International Workshop: Stem cells and Medical Materials

All-rounder helps to heal damages bones


For the first time ever, Europe’s leading researchers in the field of mesenchymal stem cells met at the Empa in St. Gall from the 7th to 9th November. These hitherto neglected cells could soon lead to decisive changes in the treatment of arthritic hip-joints and complicated breaks in bones.


Human mesenchymal cells. To improve visibility, the three cellular proteins have been stained: blue, core; green, F-Actin; red, Vinculin.


The situation is paradoxical. There exists an interesting family of cells which demonstrate more than a hint of interesting medical applications, but which enjoy at best a step-motherly status amongst stem cell researchers. An additional disadvantage is that the few groups that do research on these so-called mesenchymal stem cells have till now had very little interaction with each other. «There is a lot of contradictory data about bone precursor cells,» the Empa’s Dr. Katharina Maniura, a cell biologist complained, referring to the current unsatisfactory situation. She decided to improve things by organizing a stem cell workshop together with Dr. Arie Bruinink, the Head of the Empa MaTisMed Team (MaTisMed being the acronym for «Materials and Tissues for Medicine»). The leading research teams in Europe were invited to the Empa from the 7th to the 9th of November.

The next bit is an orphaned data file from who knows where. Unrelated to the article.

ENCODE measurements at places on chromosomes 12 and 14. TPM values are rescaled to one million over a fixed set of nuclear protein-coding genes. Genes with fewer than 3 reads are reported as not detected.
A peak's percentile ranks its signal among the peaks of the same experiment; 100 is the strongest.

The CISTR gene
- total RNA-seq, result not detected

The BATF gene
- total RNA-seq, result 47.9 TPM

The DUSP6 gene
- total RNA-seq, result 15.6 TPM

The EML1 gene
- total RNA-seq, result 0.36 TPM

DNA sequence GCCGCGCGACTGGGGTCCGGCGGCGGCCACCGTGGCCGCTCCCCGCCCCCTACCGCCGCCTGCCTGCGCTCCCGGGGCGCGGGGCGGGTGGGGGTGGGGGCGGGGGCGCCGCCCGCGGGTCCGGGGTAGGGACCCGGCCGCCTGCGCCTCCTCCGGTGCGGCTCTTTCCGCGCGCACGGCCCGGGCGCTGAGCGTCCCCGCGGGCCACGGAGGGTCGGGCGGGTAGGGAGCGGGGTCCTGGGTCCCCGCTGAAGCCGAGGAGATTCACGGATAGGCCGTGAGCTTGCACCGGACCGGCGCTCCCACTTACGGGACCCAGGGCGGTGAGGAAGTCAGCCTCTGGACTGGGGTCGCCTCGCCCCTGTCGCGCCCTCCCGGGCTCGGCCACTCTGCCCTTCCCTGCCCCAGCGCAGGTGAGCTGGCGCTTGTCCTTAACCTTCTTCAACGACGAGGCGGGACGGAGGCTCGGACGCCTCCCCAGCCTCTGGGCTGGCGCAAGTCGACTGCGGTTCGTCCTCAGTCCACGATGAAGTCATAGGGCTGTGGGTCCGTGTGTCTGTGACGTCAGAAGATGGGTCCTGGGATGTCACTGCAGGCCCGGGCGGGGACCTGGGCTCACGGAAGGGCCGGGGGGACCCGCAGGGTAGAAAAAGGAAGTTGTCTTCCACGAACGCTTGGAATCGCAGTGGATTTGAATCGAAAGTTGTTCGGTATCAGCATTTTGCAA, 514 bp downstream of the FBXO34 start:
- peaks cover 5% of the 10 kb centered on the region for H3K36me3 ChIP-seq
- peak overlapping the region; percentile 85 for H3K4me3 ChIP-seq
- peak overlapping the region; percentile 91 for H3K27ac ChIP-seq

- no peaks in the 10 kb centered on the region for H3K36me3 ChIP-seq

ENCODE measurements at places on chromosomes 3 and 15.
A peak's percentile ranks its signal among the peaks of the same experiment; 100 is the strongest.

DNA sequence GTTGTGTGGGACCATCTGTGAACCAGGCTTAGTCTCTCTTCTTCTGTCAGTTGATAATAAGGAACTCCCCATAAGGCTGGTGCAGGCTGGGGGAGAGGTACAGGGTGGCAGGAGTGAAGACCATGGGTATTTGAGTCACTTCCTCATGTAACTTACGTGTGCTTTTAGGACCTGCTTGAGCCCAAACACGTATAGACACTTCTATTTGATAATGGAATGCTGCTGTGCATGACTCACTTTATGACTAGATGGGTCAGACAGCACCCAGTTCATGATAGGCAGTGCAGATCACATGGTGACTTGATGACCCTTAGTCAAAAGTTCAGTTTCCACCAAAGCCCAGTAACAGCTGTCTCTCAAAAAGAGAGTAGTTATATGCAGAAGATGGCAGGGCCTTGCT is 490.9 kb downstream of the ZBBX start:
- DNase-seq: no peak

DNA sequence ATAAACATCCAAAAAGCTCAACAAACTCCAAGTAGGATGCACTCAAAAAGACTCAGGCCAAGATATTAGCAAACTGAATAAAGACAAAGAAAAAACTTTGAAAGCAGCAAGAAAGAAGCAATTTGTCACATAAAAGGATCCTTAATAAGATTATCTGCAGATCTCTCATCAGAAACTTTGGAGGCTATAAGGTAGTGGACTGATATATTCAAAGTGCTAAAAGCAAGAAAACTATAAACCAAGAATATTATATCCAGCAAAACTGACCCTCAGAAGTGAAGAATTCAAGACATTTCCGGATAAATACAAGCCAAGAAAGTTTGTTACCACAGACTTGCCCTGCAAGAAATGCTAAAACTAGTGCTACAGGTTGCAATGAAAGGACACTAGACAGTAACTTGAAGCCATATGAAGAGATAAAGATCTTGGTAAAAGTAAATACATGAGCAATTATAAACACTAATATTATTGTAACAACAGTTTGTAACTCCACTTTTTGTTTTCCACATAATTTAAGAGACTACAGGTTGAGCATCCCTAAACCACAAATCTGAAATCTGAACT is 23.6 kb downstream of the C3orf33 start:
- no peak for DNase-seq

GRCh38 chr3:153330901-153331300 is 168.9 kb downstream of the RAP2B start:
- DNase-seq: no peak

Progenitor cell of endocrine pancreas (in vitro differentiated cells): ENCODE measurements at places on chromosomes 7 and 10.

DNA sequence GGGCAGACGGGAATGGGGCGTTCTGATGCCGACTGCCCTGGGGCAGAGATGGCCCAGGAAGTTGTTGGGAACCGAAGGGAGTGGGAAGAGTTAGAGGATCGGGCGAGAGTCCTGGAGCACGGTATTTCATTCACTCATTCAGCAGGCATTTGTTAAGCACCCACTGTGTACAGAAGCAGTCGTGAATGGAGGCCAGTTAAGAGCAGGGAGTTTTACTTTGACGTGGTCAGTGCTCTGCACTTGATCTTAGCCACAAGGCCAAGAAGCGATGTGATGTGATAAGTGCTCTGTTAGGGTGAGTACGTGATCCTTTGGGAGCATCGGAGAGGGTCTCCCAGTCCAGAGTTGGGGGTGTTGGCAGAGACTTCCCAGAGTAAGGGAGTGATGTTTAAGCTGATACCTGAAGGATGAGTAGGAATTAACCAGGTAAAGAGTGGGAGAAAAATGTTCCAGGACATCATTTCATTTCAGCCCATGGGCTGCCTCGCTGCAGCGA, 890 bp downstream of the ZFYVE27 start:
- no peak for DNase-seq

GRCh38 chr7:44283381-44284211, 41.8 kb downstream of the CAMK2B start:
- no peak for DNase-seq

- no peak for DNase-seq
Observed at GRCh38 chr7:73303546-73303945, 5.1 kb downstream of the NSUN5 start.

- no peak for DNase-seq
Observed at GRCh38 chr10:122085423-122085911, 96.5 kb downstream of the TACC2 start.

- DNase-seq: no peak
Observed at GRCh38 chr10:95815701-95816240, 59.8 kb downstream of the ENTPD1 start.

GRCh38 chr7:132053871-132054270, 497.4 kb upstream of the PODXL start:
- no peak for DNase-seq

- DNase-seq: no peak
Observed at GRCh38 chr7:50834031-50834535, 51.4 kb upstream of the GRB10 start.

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Human mesenchymal cells on structured surfaces: left, unstructured; right, hemispheres.

Commercially interesting bone replacement material

Mesenchymal stem cells are one of the adult stem cell types which, in contrast to the all-singing, all-dancing embryonic stem cells, to date have only been made to develop a limited number of different kinds of tissues, with bone, cartilage, muscle and skin being the most important types. They are found primarily in bone marrow, but also elsewhere in the body such as in umbilical blood or fatty tissue.